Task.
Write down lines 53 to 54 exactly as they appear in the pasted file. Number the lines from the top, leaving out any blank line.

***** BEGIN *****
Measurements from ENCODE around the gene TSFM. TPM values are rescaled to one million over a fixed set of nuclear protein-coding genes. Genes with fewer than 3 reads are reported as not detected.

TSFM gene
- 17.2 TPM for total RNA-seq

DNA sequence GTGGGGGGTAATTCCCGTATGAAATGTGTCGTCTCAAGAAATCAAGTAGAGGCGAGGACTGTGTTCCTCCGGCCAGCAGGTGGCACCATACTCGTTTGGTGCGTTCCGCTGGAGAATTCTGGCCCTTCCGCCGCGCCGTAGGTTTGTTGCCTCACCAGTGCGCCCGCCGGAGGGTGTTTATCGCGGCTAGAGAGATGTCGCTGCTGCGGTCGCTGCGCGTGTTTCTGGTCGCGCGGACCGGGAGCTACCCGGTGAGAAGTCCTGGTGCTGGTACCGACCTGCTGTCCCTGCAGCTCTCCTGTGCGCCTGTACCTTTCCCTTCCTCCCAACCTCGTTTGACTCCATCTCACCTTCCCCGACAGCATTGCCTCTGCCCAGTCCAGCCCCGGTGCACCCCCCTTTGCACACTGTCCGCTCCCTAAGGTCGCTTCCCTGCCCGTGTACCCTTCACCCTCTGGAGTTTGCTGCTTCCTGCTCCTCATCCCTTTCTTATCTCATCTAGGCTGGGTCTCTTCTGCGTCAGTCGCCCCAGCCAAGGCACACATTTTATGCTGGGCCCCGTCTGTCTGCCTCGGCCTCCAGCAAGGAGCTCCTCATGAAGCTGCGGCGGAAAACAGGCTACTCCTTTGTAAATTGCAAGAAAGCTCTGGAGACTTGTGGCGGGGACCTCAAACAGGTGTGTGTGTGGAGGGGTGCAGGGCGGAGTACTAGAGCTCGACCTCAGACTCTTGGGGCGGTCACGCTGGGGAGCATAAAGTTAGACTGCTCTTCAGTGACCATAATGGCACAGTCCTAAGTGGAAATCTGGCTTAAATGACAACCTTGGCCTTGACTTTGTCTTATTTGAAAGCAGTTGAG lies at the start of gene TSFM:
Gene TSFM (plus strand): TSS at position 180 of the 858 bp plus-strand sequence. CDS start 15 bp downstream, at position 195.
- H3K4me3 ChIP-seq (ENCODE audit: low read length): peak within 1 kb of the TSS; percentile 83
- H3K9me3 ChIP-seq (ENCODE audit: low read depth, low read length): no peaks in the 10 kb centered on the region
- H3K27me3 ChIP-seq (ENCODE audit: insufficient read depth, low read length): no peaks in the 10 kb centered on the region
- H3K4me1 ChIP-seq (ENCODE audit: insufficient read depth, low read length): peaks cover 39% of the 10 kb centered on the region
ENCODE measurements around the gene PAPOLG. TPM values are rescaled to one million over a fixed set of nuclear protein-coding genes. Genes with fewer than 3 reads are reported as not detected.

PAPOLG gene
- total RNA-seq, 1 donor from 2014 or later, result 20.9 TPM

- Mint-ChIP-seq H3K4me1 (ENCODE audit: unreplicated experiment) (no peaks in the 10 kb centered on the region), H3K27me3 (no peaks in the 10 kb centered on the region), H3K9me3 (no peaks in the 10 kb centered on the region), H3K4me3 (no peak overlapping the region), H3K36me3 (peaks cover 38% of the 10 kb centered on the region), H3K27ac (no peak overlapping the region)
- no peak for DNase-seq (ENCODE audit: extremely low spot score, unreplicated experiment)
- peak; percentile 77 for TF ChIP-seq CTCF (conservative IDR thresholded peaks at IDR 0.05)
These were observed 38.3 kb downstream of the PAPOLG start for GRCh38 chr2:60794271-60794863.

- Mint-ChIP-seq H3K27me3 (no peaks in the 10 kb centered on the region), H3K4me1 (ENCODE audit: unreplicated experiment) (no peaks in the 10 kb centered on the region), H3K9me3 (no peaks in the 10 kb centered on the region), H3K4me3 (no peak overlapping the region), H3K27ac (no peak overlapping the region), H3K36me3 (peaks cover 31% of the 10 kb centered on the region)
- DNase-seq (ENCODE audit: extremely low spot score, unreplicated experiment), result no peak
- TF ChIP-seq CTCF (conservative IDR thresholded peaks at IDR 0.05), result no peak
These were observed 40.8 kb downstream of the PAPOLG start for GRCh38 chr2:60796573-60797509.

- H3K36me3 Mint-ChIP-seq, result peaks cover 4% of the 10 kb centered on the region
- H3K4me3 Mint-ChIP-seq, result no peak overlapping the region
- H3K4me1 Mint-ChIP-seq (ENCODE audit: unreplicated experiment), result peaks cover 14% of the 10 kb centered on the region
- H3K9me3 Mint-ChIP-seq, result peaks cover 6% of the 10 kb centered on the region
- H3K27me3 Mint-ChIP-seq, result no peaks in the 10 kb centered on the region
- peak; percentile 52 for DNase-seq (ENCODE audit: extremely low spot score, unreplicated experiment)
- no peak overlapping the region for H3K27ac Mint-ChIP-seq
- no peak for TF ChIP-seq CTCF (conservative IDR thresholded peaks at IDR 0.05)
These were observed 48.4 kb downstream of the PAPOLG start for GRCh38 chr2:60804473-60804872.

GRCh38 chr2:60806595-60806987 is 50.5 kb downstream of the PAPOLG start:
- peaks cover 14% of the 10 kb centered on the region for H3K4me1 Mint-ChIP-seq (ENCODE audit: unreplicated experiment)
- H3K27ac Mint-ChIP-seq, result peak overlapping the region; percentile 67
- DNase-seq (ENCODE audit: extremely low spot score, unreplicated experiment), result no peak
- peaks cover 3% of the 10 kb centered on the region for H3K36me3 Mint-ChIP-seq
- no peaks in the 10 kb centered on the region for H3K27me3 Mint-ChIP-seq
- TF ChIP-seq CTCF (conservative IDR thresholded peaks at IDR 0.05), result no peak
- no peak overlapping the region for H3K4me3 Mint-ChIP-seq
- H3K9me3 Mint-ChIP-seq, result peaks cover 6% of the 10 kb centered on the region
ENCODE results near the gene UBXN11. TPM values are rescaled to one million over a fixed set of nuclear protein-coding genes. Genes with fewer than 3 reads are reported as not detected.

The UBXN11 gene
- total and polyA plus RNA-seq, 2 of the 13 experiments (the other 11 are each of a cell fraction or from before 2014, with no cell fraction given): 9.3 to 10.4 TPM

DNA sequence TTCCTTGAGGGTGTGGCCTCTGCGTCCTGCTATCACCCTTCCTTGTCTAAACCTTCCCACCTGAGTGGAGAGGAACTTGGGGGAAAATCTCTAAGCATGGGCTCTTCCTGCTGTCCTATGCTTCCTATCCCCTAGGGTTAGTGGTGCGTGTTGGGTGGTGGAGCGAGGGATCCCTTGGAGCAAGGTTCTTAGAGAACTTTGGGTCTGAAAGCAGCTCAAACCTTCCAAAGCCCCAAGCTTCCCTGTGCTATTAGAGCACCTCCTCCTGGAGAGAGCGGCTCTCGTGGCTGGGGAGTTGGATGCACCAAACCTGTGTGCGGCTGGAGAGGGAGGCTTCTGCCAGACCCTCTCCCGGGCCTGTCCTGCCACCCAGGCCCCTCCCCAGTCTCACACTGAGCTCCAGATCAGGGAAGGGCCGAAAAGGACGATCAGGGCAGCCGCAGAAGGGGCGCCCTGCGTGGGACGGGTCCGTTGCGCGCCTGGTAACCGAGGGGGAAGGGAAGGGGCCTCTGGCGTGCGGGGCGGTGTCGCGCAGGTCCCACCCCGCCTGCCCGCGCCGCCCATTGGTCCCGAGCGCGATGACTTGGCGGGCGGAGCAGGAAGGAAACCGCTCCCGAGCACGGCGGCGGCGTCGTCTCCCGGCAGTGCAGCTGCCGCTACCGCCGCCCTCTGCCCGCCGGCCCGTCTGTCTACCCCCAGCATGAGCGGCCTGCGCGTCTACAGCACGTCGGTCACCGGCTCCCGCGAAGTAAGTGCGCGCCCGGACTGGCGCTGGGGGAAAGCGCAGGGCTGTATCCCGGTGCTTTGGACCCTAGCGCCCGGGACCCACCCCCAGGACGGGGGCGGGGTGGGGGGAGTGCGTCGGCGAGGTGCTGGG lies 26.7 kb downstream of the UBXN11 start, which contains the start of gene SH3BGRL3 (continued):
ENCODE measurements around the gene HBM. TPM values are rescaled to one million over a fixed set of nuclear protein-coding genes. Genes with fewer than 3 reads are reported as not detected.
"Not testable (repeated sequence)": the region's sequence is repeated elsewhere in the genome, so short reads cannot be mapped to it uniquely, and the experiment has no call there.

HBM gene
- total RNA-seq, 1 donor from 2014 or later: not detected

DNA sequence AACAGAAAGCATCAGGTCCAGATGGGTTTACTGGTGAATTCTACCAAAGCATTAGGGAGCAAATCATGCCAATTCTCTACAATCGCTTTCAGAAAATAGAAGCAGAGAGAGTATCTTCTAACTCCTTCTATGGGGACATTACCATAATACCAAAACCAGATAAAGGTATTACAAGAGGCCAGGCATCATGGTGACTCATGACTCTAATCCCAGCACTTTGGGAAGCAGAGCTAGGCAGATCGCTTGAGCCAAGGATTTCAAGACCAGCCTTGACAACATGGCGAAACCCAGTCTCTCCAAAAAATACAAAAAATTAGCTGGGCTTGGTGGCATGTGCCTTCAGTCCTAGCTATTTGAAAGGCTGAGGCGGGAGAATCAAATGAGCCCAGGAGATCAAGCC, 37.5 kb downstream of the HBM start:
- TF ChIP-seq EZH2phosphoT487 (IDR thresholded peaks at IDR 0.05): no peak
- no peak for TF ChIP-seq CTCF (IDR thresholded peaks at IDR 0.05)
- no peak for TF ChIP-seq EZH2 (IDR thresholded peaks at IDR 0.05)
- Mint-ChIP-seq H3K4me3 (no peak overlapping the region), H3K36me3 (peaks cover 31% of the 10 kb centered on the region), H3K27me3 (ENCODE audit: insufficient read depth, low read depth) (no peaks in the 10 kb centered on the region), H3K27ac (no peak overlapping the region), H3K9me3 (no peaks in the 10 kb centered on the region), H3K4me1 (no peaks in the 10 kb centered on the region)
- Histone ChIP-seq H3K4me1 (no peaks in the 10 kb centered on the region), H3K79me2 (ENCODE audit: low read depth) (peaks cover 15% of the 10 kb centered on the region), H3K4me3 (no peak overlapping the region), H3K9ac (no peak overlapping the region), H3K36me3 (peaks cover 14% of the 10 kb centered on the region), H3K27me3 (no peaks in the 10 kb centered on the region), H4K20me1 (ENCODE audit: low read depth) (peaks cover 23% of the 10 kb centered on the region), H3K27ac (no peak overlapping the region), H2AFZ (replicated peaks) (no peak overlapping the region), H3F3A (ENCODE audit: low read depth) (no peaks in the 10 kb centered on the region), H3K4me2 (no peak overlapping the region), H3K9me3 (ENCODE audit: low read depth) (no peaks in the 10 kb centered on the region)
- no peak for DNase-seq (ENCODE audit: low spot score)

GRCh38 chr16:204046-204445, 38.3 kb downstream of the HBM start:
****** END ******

- no peak for DNase-seq (ENCODE audit: low spot score)

GRCh38 chr16:204046-204445, 38.3 kb downstream of the HBM start: